I was introduced to several other guests, most of whom were spending their last day there, but there was one young woman (from Texas!!!) who had also just arrived. I connected immediately with “Dana”, probably 20+ years my junior and a newlywed, but friendly and welcoming. The next morning the other women checked out, and Dana and I were the only guests for the next 2 days. We enjoyed our first yoga class together, had fun exploring the tiny town and finding the one souvenir shop, did an amazing yoga session on a volcanic outcropping in the lake surrounded by mountains and the call of loons, and ate communal veggie meals with our lively and lovely staff.
The second day, Amrita, our hostess and yogini, announced that the class would end with headstands. To which I replied, “Oh, no. I don’t do headstands” (due to a lifelong fear of tumbling upside-down). To which she replied, ”Oh, yes you do. We’ll take it slow.” I. Was. Terrified. Amrita had a special bench that supported my shoulders while letting head hang through, just to get prepared for the ultimate sensation of “standing” with my legs up the wall. I felt nauseous. Dizzy. Disoriented. All at the same time. Needless to say, no real headstand happened, but Amrita was undeterred; “We’ll try again tomorrow!”.
Going to bed that night, I journaled of my “impending failure” in tomorrow’s class: a headstand for me was NEVER going to happen and this was all a big mistake and I was too old and a big loser for even THINKING I could be successful at yoga and no WONDER my “husband” left me for a woman 16 years younger than I….”; sweet dreams are made of these.
After a distracted meditation session and a homecooked breakfast that I hardly tasted, it was time for yoga. Again, cold sweats and light headedness notwithstanding, Amrita had me try the headstand bench. Amazingly, I realized I was, indeed, NOT as paralyzed with fear as the previous attempt, and could actually begin to straighten my legs up the wall a little. But “a little” was more than I could do yesterday, so I felt a tiny sense of accomplishment.
By the afternoon class, I was not as terrified when Amrita suggested I try it “for real”: upside-down on the rug with hands clasped behind my head and elbows bent for stability. With a huge sense of skepticism, I tightened my core as directed, took a deep breath, and began to slowly raise my legs. Within seconds I was aware of the sound of clapping and cheering. Amrita had stepped away from me and I was perfectly fine, all on my own, doing the headstand like a boss. Dana ran for her camera and took pictures of my first “salamba sirasana”. I felt amazing; successful, empowered, capable, strong, brave… all those things I thought I had lost of myself in the divorce. Later that afternoon, I was up in my guest room, journaling my accomplishment, when there was a knock on my door.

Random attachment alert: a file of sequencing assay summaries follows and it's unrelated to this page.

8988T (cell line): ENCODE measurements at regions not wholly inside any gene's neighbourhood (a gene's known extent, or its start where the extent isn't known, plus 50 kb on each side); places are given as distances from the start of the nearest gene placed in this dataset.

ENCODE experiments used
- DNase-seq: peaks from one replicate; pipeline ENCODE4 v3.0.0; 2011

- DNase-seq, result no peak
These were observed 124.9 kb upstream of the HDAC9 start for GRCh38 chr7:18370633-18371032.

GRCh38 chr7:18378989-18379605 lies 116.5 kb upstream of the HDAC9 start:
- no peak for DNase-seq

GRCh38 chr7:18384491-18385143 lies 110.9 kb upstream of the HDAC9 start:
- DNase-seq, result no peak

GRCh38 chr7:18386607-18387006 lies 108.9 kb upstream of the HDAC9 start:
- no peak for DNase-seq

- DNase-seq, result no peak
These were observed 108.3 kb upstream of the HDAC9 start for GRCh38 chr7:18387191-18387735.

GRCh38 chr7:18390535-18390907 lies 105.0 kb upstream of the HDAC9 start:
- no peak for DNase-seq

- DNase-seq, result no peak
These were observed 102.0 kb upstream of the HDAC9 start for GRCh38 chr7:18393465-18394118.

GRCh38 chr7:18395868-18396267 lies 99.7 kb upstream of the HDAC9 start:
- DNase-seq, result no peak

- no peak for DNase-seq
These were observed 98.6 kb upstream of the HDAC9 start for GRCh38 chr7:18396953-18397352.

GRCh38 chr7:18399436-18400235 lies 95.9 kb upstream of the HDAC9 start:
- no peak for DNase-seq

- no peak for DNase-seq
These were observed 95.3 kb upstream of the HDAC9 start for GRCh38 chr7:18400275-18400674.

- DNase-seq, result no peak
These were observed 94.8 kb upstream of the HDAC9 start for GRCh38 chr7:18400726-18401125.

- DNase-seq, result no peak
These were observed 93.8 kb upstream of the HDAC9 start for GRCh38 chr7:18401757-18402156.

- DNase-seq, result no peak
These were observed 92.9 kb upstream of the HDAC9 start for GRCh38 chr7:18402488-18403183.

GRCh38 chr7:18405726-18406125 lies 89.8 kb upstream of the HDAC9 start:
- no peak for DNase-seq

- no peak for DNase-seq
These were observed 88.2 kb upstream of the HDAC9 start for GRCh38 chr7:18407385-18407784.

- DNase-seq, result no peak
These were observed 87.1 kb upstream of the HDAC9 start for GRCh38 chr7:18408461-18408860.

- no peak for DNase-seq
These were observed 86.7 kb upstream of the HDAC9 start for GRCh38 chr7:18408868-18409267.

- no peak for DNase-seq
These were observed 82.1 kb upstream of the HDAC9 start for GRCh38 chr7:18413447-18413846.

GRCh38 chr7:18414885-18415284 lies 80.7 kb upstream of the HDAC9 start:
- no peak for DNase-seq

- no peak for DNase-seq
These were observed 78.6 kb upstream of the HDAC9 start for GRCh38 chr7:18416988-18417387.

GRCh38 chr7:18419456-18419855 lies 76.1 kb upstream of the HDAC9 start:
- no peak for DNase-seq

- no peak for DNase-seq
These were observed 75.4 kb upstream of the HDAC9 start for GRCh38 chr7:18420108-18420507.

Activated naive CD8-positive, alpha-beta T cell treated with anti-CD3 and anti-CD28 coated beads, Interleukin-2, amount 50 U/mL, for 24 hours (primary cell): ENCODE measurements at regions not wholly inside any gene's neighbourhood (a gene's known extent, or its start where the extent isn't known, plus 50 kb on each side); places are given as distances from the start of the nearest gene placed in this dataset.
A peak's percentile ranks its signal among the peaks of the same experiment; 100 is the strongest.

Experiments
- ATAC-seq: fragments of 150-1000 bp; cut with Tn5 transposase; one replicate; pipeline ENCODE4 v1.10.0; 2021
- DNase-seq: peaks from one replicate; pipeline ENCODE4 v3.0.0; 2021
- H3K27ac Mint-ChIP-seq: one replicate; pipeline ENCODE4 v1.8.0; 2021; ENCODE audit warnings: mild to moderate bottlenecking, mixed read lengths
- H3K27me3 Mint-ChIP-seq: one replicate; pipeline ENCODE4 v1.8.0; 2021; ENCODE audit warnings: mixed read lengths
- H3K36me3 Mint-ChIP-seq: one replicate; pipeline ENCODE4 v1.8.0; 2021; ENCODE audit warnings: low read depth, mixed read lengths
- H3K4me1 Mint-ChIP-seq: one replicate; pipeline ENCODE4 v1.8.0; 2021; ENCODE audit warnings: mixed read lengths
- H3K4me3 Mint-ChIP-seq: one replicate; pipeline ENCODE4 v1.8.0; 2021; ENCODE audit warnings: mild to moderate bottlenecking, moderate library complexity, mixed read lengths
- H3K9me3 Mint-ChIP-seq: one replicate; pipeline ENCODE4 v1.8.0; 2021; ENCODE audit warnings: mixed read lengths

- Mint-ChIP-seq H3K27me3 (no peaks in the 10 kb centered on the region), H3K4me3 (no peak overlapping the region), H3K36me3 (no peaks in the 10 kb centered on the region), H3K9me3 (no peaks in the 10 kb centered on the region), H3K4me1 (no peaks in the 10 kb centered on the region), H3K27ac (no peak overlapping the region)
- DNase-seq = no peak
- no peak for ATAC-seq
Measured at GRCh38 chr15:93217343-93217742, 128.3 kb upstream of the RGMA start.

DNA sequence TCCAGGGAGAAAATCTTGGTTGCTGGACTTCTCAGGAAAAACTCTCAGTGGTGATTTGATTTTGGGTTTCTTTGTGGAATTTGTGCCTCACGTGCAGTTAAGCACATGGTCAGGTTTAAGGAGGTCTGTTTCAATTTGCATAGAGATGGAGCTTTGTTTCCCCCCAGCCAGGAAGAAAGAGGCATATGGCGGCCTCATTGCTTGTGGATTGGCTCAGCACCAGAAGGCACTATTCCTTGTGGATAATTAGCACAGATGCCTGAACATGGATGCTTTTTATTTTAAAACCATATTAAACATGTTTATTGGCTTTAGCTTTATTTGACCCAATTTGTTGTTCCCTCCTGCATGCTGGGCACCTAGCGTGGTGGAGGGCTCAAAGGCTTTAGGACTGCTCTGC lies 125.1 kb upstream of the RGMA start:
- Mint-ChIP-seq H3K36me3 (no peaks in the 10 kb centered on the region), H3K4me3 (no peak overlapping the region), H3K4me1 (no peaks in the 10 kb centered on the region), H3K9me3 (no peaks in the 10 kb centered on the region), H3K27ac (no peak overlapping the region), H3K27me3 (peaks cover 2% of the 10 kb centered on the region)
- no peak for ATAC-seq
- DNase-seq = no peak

Dana, my pal from Texas, came in and sat on my bed, and we both rejoiced in my little victory over gravity. Then she said ,” On the first day at my new job, I was terrified. My boss called me in to her office to give me a pep talk. She handed me a gift and when I opened it I saw it was a small pendant with a Sanskrit word engraved on the front. She explained it translated into English as the word “Fearlessness” and told me to wear it until I felt brave enough to pass it on.” Dana reached up and took off the necklace and gave it to me. “Now it’s your turn to wear it. It will remind you of this fearless moment, when you thought you ‘couldn’t’ but you did!” We both were crying by then. It was probably the most meaningful piece of jewelry I had ever received, and stayed around my neck for the next 5 years, until the true man of my dreams put a diamond on my finger.
I became a bride at age 54 and have never been happier. And I did “pay it forward”: when my best friend announced that, at age 46, she was going back to grad school to become an art therapist but was feeling rather nervous about that big step, I passed my “Fearlessness” pendant on to her, as I truly felt I didn’t need it anymore. She earned her Masters degree with High Honors last January, and I’m about to celebrate my 4th anniversary. Oh, and my husband and I have started our own business together. Strong, brave, fearless women rock.